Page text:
It is possible to write a hashcode() method which is bad but correct, by which I mean that it would satisfy the "equal objects must yield equal hashcodes" constraint, but still perform very poorly, by having a lot of collisions.

The canonical degenerate worst case of this would be to write a method which simply returns a constant value (e.g., 3) for all cases. This would mean that every value would be hashed into the same bucket.

It would still work, but performance would degrade to that of a linked list.

Obviously, you won't write such a terrible hashcode() method. If you're using a decent IDE, it's capable of generating one for you. Since StackOverflow loves code, here's the code for the firstname/lastname class above.

public class SimpleName {
    private String firstName;
    private String lastName;
    public SimpleName(String firstName, String lastName) {
        this.firstName = firstName;
        this.lastName = lastName;
    public int hashCode() {
        final int prime = 31;
        int result = 1;
        result = prime * result
                + ((firstName == null) ? 0 : firstName.hashCode());
        result = prime * result
                + ((lastName == null) ? 0 : lastName.hashCode());
        return result;
    public boolean equals(Object obj) {
        if (this == obj)
            return true;
        if (obj == null)
            return false;
        if (getClass() != obj.getClass())
            return false;
        SimpleName other = (SimpleName) obj;
        if (firstName == null) {
            if (other.firstName != null)
                return false;
        } else if (!firstName.equals(other.firstName))
            return false;
        if (lastName == null) {
            if (other.lastName != null)
                return false;
        } else if (!lastName.equals(other.lastName))
            return false;
        return true;

  • Does your example assume that each object in the map correctly implements the equals() method which lets the HashMap differentiate between the objects? – Marcus Leon Oct 4 '09 at 14:59
  • Be careful - this could be construed as "write your own version of String.hashCode()" which is probably not a good idea. I know that is not what you mean but I would recommend removing that part of your answer to avoid confusion. – finnw Oct 4 '09 at 15:00
  • @Marcus - correctly? Yes, there must be a "correct" equals method - either the one inherited from Object, which is an identity comparison, or build one yourself. Presence of an incorrect .equals method is a Bad Thing. – CPerkins Oct 4 '09 at 15:03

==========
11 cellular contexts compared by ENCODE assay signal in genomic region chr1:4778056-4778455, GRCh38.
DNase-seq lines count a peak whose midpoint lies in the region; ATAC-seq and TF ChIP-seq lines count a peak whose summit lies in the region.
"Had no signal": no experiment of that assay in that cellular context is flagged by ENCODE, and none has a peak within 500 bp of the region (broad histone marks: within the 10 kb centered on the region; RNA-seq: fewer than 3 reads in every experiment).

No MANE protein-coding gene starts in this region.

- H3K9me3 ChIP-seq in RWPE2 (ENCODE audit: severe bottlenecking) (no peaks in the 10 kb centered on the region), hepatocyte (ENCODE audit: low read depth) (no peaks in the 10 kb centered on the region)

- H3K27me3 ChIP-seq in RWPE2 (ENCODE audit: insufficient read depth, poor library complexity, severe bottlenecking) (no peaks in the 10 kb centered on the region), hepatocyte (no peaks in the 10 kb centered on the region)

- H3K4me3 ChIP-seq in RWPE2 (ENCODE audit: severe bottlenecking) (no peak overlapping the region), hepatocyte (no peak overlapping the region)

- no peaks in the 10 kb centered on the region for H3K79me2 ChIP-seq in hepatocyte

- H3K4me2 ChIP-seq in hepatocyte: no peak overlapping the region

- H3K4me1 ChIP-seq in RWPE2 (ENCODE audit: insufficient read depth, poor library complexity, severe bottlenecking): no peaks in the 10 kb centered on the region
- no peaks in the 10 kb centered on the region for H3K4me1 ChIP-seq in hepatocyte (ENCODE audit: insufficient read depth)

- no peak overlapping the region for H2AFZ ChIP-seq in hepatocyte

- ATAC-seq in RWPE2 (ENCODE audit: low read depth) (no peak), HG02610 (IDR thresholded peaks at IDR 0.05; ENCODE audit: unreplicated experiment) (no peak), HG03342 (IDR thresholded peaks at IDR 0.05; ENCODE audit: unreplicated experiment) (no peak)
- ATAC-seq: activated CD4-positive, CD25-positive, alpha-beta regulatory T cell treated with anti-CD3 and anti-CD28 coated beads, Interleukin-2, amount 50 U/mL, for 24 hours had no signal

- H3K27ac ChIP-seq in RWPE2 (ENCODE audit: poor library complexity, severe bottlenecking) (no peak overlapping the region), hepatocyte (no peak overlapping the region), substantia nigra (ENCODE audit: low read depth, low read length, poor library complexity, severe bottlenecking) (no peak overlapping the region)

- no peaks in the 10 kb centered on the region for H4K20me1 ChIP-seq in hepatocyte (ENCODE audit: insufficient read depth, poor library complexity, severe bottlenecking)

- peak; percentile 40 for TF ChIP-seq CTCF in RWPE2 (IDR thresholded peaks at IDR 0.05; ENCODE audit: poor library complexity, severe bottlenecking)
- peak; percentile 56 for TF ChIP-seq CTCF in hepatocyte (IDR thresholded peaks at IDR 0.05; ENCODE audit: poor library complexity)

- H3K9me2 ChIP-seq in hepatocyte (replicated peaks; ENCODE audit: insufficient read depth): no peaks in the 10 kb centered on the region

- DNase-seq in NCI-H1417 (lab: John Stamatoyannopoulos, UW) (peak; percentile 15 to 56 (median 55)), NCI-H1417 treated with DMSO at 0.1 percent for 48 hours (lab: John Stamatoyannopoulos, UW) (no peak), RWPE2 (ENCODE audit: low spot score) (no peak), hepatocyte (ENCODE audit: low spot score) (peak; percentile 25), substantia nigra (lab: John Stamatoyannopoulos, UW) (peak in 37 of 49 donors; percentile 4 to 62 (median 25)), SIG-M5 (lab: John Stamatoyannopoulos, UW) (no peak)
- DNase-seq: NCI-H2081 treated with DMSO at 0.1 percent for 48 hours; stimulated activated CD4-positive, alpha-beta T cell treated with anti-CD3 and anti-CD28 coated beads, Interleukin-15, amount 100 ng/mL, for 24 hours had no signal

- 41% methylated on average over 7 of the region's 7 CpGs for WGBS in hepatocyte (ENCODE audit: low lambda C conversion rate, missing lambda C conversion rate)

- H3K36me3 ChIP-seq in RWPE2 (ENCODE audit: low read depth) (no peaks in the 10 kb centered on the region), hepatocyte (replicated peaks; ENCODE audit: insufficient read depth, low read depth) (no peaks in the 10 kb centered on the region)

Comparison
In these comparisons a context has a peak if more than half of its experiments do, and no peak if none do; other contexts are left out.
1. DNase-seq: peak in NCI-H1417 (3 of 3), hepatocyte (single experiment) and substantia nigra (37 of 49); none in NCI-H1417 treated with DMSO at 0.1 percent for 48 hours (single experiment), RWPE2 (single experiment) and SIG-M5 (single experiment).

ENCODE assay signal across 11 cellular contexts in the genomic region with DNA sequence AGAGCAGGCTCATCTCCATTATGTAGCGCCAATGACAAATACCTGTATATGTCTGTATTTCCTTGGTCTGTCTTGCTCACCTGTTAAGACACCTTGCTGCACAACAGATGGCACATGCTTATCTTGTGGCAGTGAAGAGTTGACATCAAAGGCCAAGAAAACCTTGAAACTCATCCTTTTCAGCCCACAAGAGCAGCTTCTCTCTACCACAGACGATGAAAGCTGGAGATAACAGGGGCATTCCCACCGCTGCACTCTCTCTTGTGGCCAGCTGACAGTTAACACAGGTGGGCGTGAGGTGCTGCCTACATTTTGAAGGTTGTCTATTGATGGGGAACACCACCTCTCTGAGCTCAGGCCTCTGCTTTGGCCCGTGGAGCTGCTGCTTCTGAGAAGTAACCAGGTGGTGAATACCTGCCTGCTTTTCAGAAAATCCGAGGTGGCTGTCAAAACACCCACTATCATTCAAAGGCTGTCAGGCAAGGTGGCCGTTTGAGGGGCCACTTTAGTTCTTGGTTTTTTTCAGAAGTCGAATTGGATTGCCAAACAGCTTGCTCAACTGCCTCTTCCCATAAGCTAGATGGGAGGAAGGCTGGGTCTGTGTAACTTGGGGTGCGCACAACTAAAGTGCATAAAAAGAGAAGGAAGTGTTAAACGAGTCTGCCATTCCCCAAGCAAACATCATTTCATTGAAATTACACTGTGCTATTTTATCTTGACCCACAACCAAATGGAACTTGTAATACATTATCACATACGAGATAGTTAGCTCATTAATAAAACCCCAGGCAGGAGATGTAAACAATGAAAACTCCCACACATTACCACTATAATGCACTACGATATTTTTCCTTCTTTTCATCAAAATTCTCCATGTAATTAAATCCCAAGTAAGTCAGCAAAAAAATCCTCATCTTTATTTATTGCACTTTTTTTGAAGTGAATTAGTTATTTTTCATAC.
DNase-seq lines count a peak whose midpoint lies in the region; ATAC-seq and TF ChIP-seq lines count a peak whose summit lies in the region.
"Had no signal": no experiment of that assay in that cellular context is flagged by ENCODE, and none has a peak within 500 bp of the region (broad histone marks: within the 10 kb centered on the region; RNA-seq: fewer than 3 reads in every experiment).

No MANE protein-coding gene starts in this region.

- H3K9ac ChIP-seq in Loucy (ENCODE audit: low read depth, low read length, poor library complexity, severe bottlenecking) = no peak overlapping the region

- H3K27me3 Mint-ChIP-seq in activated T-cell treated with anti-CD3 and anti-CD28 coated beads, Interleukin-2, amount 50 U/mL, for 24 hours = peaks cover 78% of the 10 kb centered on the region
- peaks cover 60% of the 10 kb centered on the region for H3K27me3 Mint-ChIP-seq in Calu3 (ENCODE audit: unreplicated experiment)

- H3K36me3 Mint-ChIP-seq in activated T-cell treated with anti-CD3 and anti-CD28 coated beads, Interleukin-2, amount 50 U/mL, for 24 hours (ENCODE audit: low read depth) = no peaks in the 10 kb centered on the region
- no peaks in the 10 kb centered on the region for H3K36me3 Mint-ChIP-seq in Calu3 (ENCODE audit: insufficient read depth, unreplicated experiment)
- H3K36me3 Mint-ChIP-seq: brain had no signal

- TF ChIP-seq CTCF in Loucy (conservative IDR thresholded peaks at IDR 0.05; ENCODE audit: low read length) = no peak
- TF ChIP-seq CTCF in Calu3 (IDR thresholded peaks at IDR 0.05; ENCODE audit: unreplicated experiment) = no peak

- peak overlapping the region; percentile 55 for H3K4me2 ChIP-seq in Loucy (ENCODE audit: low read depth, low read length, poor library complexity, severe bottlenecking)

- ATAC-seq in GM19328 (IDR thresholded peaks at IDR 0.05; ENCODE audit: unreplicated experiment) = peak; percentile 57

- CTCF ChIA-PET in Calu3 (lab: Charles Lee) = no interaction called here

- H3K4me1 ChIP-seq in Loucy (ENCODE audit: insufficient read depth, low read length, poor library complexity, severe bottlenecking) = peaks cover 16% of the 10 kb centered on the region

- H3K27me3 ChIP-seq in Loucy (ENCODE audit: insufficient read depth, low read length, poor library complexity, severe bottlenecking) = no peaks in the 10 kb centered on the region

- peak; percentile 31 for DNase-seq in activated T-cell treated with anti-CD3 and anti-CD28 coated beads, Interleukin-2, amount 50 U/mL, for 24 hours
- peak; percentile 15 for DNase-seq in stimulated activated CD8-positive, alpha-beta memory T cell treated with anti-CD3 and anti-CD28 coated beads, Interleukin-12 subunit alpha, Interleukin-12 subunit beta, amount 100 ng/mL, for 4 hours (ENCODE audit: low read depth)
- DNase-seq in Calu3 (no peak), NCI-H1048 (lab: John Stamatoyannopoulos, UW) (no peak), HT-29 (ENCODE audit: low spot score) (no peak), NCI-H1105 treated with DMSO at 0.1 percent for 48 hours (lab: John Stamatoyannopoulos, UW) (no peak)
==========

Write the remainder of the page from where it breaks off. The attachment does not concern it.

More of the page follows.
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    @finnw - thanks, but remember, I'm calling it a degenerate case. In fact, you can't write a version of String.hashCode, since String is final. Still, I don't like to appear to give bad advice. Do you have any suggestions for clarification? – CPerkins Oct 4 '09 at 15:04
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    It's worth noting that if one knows the hashcodes of two objects which one wishes to check for equality, it's often useful to check the hash codes for equality and only test objects themselves for equality if they match. The Java hashed collections do this, to avoid time on equality tests for items which have different hashes but ended up in the same bucket. – supercat Feb 7 '14 at 23:41

I strongly suspect that the HashMap.put method does not determine whether the key is the same by just looking at String.hashCode.

There is definitely going to be a chance of a hash collision, so one would expect that the String.equals method will also be called to be sure that the Strings are truly equal, if there is indeed a case where the two Strings have the same value returned from hashCode.

Therefore, the new key String would only be judged to be the same key String as one that is already in the HashMap if and only if the value returned by hashCode is equal, and the equals method returns true.

Also to add, this thought would also be true for classes other than String, as the Object class itself already has the hashCode and equals methods.


So, to answer the question, no, it would not be a bad idea to use a String for a key to a HashMap.

  • The javadocs don't specify this. But it makes sense. – Marcus Leon Oct 4 '09 at 14:46
  • Of course equals is also used, but as soon as you have multiple objects within the same bucket, your O(1) is more like O(n)... – Zed Oct 4 '09 at 14:49
  • @Zed: That's why it's important to have an appropriate size for collections which rely on a hash to determine where they physically store their values. I believe the Hash* implementations in Java go for a load factor of 0.75 for their storage. – coobird Oct 4 '09 at 14:52
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    @Marcus: javadocs does specify that equals is used: java.sun.com/javase/6/docs/api/java/util/… – Zed Oct 4 '09 at 14:52

This is not an issue, it's just how hashtables work. It's provably impossible to have distinct hashcodes for all distinct strings, because there are far more distinct strings than integers.